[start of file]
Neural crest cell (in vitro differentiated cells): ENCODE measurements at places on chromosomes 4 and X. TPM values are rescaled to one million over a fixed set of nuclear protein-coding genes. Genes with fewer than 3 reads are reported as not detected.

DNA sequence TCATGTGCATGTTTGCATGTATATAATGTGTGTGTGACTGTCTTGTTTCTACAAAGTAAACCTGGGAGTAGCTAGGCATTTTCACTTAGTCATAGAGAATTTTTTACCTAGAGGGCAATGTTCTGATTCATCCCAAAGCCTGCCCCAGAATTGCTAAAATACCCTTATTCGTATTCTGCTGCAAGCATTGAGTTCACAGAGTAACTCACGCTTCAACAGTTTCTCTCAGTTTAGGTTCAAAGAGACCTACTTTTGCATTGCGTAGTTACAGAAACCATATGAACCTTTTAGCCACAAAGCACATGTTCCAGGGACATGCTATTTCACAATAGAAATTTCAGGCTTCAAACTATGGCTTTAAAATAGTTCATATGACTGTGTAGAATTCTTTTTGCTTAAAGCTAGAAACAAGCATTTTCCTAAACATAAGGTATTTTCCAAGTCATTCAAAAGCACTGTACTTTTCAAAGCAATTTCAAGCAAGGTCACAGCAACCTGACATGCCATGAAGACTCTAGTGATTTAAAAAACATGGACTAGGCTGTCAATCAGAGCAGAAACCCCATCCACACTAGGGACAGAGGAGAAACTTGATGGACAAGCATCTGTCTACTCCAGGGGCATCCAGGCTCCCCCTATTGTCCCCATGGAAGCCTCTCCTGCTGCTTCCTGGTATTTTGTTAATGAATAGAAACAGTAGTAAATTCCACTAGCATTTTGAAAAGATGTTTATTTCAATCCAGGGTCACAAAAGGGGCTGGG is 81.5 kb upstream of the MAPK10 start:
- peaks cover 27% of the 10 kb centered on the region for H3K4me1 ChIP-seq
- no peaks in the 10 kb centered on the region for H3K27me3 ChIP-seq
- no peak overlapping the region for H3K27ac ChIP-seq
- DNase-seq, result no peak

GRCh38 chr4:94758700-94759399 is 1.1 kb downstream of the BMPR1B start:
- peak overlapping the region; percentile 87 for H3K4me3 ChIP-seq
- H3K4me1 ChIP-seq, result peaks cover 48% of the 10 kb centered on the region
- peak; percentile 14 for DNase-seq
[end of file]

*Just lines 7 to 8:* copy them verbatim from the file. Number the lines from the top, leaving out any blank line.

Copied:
GRCh38 chr4:94758700-94759399 is 1.1 kb downstream of the BMPR1B start:
- peak overlapping the region; percentile 87 for H3K4me3 ChIP-seq